Reuters/PA By Hazel Speed This was the most bizarre and incongruous event.
Posts Tagged ‘Conservative party’
Reuters photo By Hazel Speed Only Nicola Sturgeon has the ability (since the days of Mrs Thatcher) to have the effect on people that when she appears on TV, the First Scottish Minister is at risk of having a similar drink named after her. If she hasn’t already.
Reuters photo By Hazel Speed Jeremy Corbyn has proposed four Bank Holidays to celebrate the Saints of each Constituent Country of the United Kingdom.
HOC photo By Hazel Speed Prime Minister’s Question Time yesterday, (followed by the Prime Minister’s statement, then debate, after which a vote took place in respect of a snap General Election), was such a loud, bawdy and undignified affair, that I am sure the historic Hellfire Club would seem more sedate in comparison.
Reuters photo By Tom Arms The Lady turned—big time.
PA photo By Hazel Speed Yesterday morning, Mrs May made a surprise announcement outside No 10 Downing Street that she will be putting forth a Motion in Parliament on Wednesday in accordance with the Fixed Term Parliament Act in the hope she will achieve a two thirds vote to have a General Election on […]
Nick Stern/Banksy By Hazel Speed The soap opera farce (Brexit), that the UK has become is a situation now beyond embarrassment and one which for many is turning to anger.
AFP photo By Tom Arms “They haven’t a clue,” the nameless senior civil servant told me as she pressed her hands to the side of her head, grimaced and squeezed her eyes shut.”
Adrian Dennis/AFP By Hazel Speed Mrs May’s keynote speech at the Conservative Conference was cleverly written, whether constructed by herself, a speech writer, or combination of both.
PA photo By Hazel Speed BBC Radio 4 ‘The Today Programme’ broadcast an interview with Owen Smith which is a Classic of its Genre, but not for the right reasons as far as Mr. Smith is concerned.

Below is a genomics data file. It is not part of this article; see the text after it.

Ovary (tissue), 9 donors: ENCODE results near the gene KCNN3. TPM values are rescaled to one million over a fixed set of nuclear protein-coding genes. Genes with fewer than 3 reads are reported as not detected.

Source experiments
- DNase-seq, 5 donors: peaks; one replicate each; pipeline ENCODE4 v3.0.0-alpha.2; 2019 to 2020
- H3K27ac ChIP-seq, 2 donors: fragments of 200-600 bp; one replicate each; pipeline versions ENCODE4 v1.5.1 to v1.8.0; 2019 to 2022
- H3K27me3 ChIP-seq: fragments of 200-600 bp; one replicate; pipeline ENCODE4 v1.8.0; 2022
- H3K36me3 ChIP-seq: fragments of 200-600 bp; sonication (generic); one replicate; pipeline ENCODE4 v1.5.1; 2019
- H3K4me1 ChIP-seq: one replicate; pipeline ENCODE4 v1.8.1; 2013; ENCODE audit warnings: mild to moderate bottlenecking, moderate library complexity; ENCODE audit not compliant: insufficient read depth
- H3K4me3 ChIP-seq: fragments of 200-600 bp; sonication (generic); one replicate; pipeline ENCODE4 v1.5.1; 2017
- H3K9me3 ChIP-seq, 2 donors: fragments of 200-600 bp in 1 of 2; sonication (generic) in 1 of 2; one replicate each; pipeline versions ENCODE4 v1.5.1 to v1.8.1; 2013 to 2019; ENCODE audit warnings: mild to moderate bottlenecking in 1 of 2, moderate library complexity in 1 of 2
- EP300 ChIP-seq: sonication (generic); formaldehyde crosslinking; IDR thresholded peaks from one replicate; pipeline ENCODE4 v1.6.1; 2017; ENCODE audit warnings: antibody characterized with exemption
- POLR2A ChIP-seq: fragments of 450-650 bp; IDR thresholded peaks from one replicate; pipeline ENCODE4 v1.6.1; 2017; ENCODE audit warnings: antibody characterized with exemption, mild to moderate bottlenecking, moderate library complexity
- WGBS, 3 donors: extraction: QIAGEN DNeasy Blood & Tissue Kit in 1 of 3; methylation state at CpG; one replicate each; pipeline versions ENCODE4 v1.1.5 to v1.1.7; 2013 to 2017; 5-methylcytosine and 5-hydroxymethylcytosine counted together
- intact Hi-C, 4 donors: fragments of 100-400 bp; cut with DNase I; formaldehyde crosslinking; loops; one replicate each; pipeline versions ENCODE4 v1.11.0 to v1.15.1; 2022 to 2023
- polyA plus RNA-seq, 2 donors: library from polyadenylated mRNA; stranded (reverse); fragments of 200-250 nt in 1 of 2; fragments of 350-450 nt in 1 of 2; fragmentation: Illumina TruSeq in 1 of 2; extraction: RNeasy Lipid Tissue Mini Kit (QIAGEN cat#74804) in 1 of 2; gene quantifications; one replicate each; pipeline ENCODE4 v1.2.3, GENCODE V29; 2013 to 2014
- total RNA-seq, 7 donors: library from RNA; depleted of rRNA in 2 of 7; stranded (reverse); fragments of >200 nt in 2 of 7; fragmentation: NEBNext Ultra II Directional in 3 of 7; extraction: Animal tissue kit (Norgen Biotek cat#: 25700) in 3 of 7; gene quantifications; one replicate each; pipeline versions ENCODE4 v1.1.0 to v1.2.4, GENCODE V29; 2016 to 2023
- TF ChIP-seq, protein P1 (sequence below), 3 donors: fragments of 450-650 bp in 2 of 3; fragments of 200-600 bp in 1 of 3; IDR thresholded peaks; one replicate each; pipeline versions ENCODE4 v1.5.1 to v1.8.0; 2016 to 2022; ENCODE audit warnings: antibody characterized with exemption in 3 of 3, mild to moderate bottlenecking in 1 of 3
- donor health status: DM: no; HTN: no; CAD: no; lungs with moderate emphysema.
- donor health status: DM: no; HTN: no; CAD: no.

Jack Taylor By Tom Arms BREXIT has plunged the land of the Bard into a Shakespearean tragedy. Or to be more accurate, it has plunged it into overlapping tragedies which have left the British ship of state without a helmsman and drifting rudderless into dangerous financial and political waters.
Reuters By Kylie MacLellan and Anirban Nag Britain’s vote to leave the European Union continued to reverberate through financial markets, with the pound falling to its lowest level in 31 years, despite government attempts to relieve some of the confusion about the political and economic outlook.
Toby Melville/Reuters By Estelle Shirbon and Ben Blanchard Britain plunged deeper into political crisis on Sunday after its vote to leave the European Union last Thursday, leaving world officials and financial markets confused about how to handle the political and economic fallout.
By Tom Arms It looks like Marx was right. The world revolution will start in Britain. It started on Thursday.
By Tom Arms Next Thursday and Friday are BIG news days. Allow me to reinforce that through repetition. Next Thursday and Friday are BIG news days. The tail end of the next working week could go down as a historic watershed. At 7am the British electorate will start marching to polling stations to vote whether […]
By Rupen Savoulian Sadiq Khan’s election as London Mayor is a rejection of the politics of fear and Islamophobia, but let us not endorse his policies.
By Tom Arms Sadiq Khan. Remember the name. You will hear it again quite soon–and a lot more often. Sadiq – as he is known in Britain– is the Labour candidate for the job of Mayor of London. He is also way ahead in the opinion polls for the elections next Thursday.
By Grégory Wilson Recent months have been plagued by a series of terrorist attacks in several Western states. Each of these incidents were followed by a general outcry and outpouring of empathy from Western citizens around the globe. They also spurred Western leaders to publicly reaffirm that their populations will not be intimidated by […]
By Robert Barrett Sunday 25th January may have seemed an inconspicuous enough day to you and I, but whilst we were mildly complaining about the cold and looking forward to the end of “Dry January”, Greek voters were setting in motion a chain of events that may well change the status quo of the […]